To avoid angering customers who might return to a car with a dead battery, automakers designed systems that automatically turn the power off if the engine is off, but the vehicle ignition is in accessory mode for a pre-set number of minutes. However, in many vehicles this scenario will leave the transmission in whatever gear the driver left it in, free to roll.

In 2011, NHTSA published a Notice of Proposed Rulemaking, in attempt to clean up the mess they made in 2006. The NPRM recognized that the current keyless ignition systems had led to driver confusion, resulting in vehicles left running and/or out of the “Park” position. It also acknowledged that under the current designs, drivers can and do exit the vehicle without the transmission locked in Park, and sometimes without actually turning off the engine. The NPRM noted that the lack of standardization in combination with the lack of visual and tactile cues about the status of the vehicle engine has set the stage for the real world incidents.

The proposal adds a requirement for an internal and external alert that the driver and bystanders can hear when the vehicle is not in “Park”’ and the driver exits the vehicle – unless the transmission becomes locked in “Park”’ as a direct result of key removal upon door opening, or upon removal of the key code carrying device from the vehicle. (See Keyed Up With Anticipation: Smart Key Hazards Still Unresolved.) 

The NPRM, which was criticized by industry and advocates alike for its non-scientific approach, has not advanced in nearly seven years. But recently, four Democratic U.S. Senators: Bob Casey (D-PA), Dick Durbin (D-IL), Tammy Duckworth (D-IL), and Bill Nelson (D-FL) wrote to NHTSA calling the delay unacceptable and urging the agency to finalize the rulemaking. The senators focused their attention on the CO deaths and injuries associated with keyless vehicles: 

“NHTSA’s lack of action has allowed other automakers to state publicly that their keyless ignition systems meet or exceed all relevant federal safety standards, despite the known and unaddressed dangers. This difference in response across the auto industry highlights the importance and necessity for a federal standard to be established and enforced without further delay,” they wrote.

Broken Parts

The majority of vehicle rollaways are caused by a wide range of mechanical, software and electronic failures. Out of a total of about 160 rollaway recalls since the 1970s, the vast majority are related to material or manufacturing deficiencies. Numerous vehicle components, such as the brake-to-shift-interlock failures, and drive shaft and axle can breakages, have led to a rollaway. In addition, vehicle software and electrical circuits can introduce problems that lead to the same condition. Consider these four recalls from the past few years:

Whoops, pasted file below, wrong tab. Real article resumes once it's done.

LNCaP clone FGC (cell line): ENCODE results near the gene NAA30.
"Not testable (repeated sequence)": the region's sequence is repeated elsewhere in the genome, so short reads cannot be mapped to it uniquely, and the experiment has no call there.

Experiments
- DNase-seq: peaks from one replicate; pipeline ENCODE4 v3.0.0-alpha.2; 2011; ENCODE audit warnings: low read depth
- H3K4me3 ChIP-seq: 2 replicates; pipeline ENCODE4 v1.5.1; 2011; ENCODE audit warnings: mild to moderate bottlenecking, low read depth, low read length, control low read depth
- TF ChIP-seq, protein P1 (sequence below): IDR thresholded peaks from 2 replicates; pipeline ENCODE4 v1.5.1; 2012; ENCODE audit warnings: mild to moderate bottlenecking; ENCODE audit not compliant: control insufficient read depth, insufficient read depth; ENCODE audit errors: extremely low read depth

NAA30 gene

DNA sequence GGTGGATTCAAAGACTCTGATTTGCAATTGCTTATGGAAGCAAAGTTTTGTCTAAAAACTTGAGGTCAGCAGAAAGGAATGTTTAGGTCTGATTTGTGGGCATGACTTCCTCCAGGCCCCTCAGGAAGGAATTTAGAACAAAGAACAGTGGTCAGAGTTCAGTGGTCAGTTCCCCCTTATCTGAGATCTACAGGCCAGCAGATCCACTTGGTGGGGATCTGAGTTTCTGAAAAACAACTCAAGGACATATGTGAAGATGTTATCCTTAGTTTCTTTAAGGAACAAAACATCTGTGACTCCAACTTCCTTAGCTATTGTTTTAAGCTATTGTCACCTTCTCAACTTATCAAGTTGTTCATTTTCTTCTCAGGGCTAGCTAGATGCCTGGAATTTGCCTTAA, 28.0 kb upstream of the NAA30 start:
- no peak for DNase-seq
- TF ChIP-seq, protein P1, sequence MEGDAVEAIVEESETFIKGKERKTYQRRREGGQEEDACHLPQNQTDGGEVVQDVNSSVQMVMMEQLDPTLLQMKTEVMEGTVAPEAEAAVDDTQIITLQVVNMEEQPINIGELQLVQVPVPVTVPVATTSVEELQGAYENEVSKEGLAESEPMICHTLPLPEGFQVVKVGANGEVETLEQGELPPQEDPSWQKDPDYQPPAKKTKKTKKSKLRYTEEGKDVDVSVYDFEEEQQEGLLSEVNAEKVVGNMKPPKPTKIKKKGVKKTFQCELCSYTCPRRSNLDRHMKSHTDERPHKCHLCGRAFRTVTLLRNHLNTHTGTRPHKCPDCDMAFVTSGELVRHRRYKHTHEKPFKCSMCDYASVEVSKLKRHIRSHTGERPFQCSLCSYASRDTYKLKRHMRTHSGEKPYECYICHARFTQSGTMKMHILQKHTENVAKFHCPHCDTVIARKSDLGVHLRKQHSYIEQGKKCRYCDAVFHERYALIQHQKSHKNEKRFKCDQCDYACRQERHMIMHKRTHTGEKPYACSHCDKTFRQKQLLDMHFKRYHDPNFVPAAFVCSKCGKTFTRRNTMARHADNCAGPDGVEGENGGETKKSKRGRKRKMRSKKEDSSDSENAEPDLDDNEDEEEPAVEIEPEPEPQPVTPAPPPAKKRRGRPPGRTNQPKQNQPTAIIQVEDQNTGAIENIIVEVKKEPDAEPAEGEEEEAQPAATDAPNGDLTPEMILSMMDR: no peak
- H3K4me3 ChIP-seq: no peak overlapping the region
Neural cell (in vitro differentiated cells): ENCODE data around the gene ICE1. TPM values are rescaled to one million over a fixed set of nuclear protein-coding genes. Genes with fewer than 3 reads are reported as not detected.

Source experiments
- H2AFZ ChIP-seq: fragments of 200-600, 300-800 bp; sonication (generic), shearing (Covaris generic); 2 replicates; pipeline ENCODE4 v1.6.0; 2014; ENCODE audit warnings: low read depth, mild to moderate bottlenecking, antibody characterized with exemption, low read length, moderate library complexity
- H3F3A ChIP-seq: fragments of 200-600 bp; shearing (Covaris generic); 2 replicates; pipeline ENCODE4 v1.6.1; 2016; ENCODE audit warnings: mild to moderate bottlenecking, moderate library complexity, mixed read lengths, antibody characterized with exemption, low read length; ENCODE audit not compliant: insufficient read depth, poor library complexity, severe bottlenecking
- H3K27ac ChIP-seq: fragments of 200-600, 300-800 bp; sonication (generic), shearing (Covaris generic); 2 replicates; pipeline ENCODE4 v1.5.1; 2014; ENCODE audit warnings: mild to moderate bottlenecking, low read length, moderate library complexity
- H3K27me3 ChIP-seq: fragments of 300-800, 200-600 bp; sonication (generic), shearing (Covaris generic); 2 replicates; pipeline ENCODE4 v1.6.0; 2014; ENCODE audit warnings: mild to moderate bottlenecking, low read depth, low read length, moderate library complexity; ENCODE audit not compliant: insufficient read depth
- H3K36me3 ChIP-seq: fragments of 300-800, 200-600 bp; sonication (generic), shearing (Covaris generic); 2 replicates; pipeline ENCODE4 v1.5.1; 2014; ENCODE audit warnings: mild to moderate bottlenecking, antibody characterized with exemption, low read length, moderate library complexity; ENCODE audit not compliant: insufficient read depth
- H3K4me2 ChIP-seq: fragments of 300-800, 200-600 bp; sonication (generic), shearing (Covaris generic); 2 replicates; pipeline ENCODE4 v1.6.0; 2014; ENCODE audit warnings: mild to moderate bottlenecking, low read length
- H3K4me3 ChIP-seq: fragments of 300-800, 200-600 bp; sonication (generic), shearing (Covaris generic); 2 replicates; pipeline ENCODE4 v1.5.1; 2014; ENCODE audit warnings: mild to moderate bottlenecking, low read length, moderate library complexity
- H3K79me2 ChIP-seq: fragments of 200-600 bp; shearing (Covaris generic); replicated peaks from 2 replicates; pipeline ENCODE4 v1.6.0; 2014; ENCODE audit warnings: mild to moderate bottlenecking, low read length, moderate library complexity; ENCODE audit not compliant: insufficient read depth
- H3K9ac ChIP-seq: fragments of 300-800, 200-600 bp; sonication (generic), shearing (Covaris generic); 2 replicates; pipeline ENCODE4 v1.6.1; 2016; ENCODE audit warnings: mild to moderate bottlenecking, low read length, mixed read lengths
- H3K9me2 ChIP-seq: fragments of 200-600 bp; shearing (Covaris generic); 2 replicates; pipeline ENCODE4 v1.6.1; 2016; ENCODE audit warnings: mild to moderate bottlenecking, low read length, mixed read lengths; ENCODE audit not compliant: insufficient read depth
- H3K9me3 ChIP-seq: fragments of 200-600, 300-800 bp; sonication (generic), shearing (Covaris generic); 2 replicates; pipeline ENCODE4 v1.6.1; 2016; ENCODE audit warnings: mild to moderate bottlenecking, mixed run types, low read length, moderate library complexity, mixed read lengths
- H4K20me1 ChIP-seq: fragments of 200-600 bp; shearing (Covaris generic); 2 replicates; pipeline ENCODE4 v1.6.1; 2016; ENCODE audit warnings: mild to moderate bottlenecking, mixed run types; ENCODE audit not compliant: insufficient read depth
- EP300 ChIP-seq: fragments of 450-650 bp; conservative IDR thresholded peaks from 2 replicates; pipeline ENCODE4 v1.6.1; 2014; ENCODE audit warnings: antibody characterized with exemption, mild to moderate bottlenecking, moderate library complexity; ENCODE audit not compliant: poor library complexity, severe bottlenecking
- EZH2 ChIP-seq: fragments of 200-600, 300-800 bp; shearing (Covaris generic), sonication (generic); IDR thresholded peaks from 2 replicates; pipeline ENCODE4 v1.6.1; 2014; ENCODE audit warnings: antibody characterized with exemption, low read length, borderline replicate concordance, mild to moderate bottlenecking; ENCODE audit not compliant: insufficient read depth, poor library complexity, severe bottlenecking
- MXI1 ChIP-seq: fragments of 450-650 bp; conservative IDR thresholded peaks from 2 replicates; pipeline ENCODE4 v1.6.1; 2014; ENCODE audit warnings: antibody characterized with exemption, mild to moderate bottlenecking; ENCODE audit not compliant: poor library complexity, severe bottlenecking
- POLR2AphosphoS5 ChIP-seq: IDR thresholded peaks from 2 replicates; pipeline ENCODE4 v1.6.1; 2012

• In December 2015 Ford recalled 1,170 Transit vehicles from the 2015 model year equipped with dual rear wheels were mis-manufactured. An analysis of fractured drive shafts obtained from some of these vehicles found indication of unacceptable material grain flow during the forging process that could lead to axle fracture. A fractured axle could result in a loss of motive power or unintended vehicle movement when the transmission shift lever is placed in the Park position without the parking brake applied.
  • In May 2017, Volkswagen recalled five Audi Q5 vehicles with a gearbox manufacturing defect. Volkswagen stated that when the shift selector is moved to the Park position the gearbox may not engage the parking pawl, leading to a false park and potential for a rollaway.
  • In July 2017 FCA recalled 7,802 2017 Dodge Challengers for a software flaw that could inhibit the transmission from maintaining mechanical Park when the shift lever is moved to the Park position. FCA described the problem as Transmission Control Module software that “introduced longer clutch pressure vent gradients to improve shift quality. A longer clutch pressure vent rate increases the rate at which these vehicles may set a P1DDD fault. Setting a P1DDD fault will result in the vehicle automatically shifting into a 6th-gear limp mode instead of PARK.Vehicles experience P1DDD when venting the clutch pressure takes longer than 1.25 sec and too many clutches are still engaged.”“When a P1DDD fault is set the shifter will show “D”, the instrument cluster will show “D”, the instrument cluster will show a warning message “Service TransPress Brake When Stopped Key Off Engine to Engage Park”, and a repeating audible chime will sound. If the door is opened a “Vehicle Not In Park” message will also be displayed, the EVIC will alternate between the two messages and continue to chime.”
  • In November 2017 Toyota recalled 2018 model year C-HR vehicles because an oxide film could form on the electric parking brake (EPB) motor, as an open circuit, when the EPB has not been operated for a while. ECU identification of the open circuit would result in illumination of warning lights and a message displayed which states: “EPB Malfunction. Visit Your Dealer.” The condition could cause the parking brake to fail to release and in some cases, it can prevent the parking brake from being applied.